Peanuts for Peanut

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Peanuts for Peanut

We’ve all heard that good nutrition is especially important during pregnancy, but WHY exactly does it matter so much, and how does it influence a baby’s development? Pregnant women with poor diets still give birth to babies who grow into children and adults, so does it REALLY matter? As it turns out, a pregnant woman’s dietary and lifestyle choices not only influence the baby’s growth while in utero, but also imprint life-long effects on the baby – that’s right, many of the choices your mom made while she was pregnant with you still affect you today!

Most of these life-long health risks are determined by epigenetic changes directly influenced by prenatal exposures. And it isn’t just humans, all organisms on earth are under the influence of epigenetic changes as well. According to Biomed Central, “Early-life dietary nutrition can profoundly affect developmental fate through the altered epigenome. Female larvae can develop into queen bees or sterile worker bees in the presence or absence of royal jelly, which is the most typical example of nutrition epigenetics (1).” In case you were curious, royal jelly is a milky secretion made by worker bees and fed only to larvae and adult queens. It’s rich in carbohydrates, protein, amino acids, fatty acids, vitamins and minerals.

So, what is the epigenome?

The term epigenome stems from the Greek word epi which literally means “above” the genome. The genome is the complete set of genes or genetic material present in a cell or organism. According to, “the epigenome consists of chemical compounds that modify, or mark, the genome in a way that tells it what to do, where to do it, and when to do it (2).” In the most basic terms, epigenetics is the study of how one’s environment affects and changes the way genes work. To be very clear, epigenetics doesn’t cause a change to DNA, but instead affects how a body reads DNA!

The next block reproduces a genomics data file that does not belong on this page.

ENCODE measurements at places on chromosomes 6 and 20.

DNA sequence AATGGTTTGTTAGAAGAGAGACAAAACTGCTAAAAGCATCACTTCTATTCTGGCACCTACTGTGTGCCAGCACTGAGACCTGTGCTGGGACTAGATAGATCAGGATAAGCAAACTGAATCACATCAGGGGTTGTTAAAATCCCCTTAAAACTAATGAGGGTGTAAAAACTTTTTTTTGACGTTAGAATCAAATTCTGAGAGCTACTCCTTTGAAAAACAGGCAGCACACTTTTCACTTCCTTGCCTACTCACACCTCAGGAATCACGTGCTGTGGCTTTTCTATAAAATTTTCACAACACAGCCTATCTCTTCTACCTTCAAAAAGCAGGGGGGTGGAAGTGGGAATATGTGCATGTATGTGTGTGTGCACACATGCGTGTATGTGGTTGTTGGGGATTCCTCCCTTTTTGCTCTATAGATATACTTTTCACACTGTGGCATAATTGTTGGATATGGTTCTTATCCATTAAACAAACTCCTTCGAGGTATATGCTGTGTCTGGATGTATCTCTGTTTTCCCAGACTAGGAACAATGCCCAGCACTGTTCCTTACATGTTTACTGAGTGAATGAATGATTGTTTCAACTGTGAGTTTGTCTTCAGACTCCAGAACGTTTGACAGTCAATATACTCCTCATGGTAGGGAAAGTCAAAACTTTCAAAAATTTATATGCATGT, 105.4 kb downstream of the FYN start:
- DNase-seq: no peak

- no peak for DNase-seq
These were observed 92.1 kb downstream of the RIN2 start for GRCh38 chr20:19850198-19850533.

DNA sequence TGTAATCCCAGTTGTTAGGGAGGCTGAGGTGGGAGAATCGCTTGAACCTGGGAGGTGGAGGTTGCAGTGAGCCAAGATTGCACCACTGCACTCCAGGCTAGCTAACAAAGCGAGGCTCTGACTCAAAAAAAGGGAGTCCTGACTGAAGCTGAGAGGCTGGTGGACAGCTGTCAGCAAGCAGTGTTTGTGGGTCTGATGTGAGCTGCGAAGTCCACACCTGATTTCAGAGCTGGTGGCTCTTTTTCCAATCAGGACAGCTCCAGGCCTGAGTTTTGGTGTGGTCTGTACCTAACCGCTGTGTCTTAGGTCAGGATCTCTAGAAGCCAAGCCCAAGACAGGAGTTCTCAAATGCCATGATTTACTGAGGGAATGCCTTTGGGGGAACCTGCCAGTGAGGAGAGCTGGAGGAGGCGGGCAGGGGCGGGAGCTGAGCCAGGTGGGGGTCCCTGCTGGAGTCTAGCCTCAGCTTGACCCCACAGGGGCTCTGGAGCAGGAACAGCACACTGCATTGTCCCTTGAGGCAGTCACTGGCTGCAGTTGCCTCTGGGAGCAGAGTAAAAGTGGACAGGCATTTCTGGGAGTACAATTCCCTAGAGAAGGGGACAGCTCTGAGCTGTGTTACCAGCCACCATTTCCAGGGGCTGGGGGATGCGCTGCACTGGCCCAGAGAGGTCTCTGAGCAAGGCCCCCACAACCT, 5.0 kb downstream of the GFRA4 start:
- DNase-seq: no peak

As it turns out, during the prenatal period, a person’s genome is exceptionally vulnerable to environmental influences. Maternal or surrogate diet, along with other exposures, holds a lot of influence over the genomic expression of the growing person. The National Institutes of Health recognizes that “maternal nutritional status may affect early epigenetic reprogramming processes as well as early establishment of the gut microbiome in the fetus that result in gene expression changes” (3). These changes can determine one’s susceptibility to obesity, metabolic disease, and even cancer risk in adult life.  If that doesn’t feel like a lot of responsibility, I don’t know what would.

In addition to promoting fetal development, proper prenatal nutrition is crucial for maternal health and well-being throughout pregnancy and postpartum. Pregnancy places increased demands on the pregnant woman’s body, necessitating higher energy and nutrient intake to support fetal growth and maternal physiological changes. Without adequate nutrition, pregnant women may experience fatigue, weakness, and a higher risk of complications such as anemia and gestational diabetes. But it’s not only during pregnancy that diet affects a woman – postpartum recovery is also greatly influenced by nutrition, as the body requires sufficient nutrients to heal and replenish stores, such as calcium and iron, depleted during pregnancy and childbirth.

With only 200 extra calories needed per day during pregnancy, it makes sense to put those calories to good use by focusing on eating more nutritious calories, rather than simply increasing caloric consumption. Over the next few weeks, we’ll take a more in-depth look into which nutrients are needed during pregnancy and why they are important. Stay tuned!

Source List

  1. Shizhao Li, Dr. Y. (Rose) L. & Dr. T. T. 20 M. 2019. (2019, May 20). The epigenetics diet: A barrier against environmental pollution. On Biology.
  2. Epigenome. (n.d.). 
  3. Li, Y. (2018, August 27). Epigenetic mechanisms link maternal diets and gut microbiome to obesity in the offspring. Frontiers in genetics.